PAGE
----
But back to Austin. I’m sure it’s a fine place to live, but I don’t like how much effort seems to be injected into being labelled ‘weird’ and into being perceived as cool. Food trucks are cool? Well, Austin’s going to jam as many as possible onto its streets and into its parking lots. Neon signs are cool? Ok, every business will have to have one. We’re going to build the most food-truck-filled and neon-signed city the world has ever seen! Boy, won’t that be weird?! Sure. And see these? These are painters and they’re not grade-schoolers with finger paints or trophy wives in search of a hobby! Can you believe that? Austin is so weird! We’ve got artists!

Austin is a bit boring, like Savannah. Paula Deen could open a successful restaurant here. In the continuum between Cleveland and Charleston, Austin falls closer to Cleveland. It’s no Charleston, no New Orleans, nothing really special. It’s just Austin. Maybe it’s the best town in Texas. But is that really saying much?

Best thing in Austin: $1.50 margaritas during the Taco Cabana happy hour.
Best thing in Austin: $1.50 margaritas during the Taco Cabana happy hour.
Food served from a TRUCK! So weird!!
Food served from a TRUCK! So weird!!
"Places of Interest" on the tourist map = train station, YMCA, grocery store. Grocery store?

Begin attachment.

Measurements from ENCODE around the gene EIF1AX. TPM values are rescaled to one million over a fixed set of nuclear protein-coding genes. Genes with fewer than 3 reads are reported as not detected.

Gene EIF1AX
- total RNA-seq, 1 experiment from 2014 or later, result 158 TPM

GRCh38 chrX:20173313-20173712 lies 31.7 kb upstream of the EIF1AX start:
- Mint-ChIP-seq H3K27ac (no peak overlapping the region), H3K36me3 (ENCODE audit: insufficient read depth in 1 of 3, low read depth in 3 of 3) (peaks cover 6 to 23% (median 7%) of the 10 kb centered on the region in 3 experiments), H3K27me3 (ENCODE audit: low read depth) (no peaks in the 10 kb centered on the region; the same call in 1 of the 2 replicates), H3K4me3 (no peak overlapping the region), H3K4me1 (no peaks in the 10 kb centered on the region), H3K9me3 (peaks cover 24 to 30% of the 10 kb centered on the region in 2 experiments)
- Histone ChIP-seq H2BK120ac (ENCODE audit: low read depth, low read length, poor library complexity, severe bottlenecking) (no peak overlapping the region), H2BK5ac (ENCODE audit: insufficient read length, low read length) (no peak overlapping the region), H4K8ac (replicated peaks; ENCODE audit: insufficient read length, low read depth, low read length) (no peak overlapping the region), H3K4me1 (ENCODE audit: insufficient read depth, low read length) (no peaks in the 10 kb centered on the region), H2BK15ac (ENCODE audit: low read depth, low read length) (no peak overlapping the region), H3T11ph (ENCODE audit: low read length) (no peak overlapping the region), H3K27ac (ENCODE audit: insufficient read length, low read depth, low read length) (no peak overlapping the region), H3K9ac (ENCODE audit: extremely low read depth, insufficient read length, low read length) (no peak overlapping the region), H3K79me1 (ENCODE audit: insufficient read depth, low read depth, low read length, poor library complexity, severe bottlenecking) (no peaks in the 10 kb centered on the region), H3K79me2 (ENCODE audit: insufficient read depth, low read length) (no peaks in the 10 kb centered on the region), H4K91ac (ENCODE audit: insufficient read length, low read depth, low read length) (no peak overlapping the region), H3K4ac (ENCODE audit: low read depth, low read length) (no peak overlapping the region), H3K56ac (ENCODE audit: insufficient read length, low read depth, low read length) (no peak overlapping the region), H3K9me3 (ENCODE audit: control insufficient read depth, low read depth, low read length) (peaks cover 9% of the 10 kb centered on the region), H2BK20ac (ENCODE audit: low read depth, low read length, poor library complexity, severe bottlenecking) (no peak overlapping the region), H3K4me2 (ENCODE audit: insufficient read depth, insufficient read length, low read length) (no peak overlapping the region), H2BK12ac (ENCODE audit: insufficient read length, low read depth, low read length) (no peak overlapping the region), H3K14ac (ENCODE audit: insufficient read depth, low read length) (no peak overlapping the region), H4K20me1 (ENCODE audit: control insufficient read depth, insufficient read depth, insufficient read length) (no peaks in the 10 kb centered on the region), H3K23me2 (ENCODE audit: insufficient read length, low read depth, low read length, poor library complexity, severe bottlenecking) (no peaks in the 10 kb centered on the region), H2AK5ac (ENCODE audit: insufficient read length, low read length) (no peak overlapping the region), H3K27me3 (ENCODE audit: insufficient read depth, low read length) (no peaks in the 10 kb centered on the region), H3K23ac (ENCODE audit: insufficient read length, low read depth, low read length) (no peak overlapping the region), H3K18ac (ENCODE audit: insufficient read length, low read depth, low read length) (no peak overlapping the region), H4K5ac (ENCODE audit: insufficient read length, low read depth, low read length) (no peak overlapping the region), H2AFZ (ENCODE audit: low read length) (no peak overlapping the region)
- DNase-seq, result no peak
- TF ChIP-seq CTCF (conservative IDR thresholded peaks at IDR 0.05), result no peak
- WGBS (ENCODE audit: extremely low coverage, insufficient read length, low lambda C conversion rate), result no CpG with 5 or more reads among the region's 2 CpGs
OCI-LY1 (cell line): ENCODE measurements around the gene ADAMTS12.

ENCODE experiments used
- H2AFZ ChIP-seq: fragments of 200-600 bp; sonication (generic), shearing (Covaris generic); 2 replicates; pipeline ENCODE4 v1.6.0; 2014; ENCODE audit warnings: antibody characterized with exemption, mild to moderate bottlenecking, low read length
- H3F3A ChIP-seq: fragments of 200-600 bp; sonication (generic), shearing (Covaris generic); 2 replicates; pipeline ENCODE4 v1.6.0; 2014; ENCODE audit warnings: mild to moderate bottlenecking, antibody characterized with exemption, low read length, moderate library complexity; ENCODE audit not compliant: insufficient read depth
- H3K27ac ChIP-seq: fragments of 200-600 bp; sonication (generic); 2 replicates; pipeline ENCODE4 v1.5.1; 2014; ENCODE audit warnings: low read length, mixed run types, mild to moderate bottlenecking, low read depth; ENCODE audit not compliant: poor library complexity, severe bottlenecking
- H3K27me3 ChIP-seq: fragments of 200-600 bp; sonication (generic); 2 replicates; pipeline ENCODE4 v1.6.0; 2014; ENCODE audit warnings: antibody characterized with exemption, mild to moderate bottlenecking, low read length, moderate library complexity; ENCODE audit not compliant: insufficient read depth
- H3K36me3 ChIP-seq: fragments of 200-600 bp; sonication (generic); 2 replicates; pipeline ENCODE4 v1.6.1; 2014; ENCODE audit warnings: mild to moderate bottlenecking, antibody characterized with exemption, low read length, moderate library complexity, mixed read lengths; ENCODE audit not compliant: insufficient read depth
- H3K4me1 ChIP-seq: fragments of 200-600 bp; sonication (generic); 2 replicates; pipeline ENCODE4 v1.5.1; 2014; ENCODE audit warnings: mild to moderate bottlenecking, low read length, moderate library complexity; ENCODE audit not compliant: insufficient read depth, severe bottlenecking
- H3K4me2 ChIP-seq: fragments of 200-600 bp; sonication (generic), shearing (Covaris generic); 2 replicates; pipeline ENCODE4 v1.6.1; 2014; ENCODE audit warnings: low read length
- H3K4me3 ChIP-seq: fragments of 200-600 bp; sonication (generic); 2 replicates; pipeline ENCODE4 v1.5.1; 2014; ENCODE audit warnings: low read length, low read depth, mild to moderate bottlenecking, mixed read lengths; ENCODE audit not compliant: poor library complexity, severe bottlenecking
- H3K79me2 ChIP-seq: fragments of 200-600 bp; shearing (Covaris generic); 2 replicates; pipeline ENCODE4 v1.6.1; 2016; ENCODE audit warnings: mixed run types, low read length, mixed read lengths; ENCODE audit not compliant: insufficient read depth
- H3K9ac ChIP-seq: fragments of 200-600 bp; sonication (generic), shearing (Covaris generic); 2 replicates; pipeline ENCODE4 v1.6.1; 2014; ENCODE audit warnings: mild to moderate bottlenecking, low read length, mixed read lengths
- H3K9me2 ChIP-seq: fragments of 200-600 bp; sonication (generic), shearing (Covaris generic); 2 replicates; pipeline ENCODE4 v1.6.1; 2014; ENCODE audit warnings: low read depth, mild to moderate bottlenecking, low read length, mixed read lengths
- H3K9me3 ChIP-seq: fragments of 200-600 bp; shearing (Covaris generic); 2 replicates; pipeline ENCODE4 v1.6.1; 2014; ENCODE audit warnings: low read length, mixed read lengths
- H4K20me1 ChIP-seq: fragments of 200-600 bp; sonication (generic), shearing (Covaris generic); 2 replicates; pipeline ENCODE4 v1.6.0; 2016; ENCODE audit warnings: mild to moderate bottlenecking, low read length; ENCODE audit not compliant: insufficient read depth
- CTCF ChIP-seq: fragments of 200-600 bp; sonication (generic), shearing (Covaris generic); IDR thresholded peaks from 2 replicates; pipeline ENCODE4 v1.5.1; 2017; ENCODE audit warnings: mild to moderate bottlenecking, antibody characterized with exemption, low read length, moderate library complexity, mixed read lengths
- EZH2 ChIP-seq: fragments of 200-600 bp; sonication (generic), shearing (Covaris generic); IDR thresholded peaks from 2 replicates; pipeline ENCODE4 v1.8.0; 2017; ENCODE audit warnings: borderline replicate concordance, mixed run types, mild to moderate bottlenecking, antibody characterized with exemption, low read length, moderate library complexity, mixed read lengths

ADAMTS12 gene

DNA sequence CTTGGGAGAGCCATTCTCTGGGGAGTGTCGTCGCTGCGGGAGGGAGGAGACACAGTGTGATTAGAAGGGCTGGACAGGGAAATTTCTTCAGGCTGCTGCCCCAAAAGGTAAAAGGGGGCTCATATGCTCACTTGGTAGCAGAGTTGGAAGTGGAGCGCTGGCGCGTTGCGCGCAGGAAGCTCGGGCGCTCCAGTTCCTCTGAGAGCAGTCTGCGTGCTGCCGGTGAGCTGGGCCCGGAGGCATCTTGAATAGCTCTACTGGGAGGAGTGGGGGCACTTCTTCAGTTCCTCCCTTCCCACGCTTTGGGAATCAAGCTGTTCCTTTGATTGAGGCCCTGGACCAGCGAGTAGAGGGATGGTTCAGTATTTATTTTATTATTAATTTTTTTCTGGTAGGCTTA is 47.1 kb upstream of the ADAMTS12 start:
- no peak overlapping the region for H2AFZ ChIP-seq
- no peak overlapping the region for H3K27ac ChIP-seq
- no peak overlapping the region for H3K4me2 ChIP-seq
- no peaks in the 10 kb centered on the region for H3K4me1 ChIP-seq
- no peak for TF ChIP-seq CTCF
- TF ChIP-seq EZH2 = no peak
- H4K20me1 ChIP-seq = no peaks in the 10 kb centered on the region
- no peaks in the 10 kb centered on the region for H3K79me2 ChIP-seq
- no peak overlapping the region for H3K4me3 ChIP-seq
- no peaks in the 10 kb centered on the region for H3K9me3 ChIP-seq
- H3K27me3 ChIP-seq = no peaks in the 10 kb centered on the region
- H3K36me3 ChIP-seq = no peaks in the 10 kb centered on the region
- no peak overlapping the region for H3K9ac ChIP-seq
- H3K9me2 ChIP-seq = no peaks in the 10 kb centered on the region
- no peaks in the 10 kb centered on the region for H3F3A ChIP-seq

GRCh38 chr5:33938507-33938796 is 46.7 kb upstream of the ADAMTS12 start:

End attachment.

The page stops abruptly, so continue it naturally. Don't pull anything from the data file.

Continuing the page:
"Places of Interest" on the tourist map = train station, YMCA, grocery store. Grocery store?

10 thoughts on “Meh, Texas. We visit the “best” city in Texas, Austin.”

  • My problem with Austin was all of my own making. Austin, it turns out, does not have the Alamo. It does not have the riverwalk. It wasn’t the birthplace of Tex-Mex. That’s San Antonio. Turns out I actually wanted to visit San Antonio. Oops.

    But Austin seemed like a pretty cool place to hang out…

  • Austin’s as cool as you want it to be, and most people in Texas want it to be. You didn’t.

    There’s a pretension that comes from being the 4th biggest city in state full of Dallases. You’ve nailed that, but if you had wanted to find a city full of interesting things (food/art/people) you would have found it.

    • Sure, but you can make the same argument for Cleveland. I’m sure we’ll end up there again sometime, and we’ll see what our second take brings. 

  • I’m really disappointed I wasted time reading this post. What did Texas or Austin ever do to you. If you’re such an anti-capitalist, stay away from this state. Enjoy your life roaming the streets of shitty cities and sucking on the welfare teet of America with the other “99%”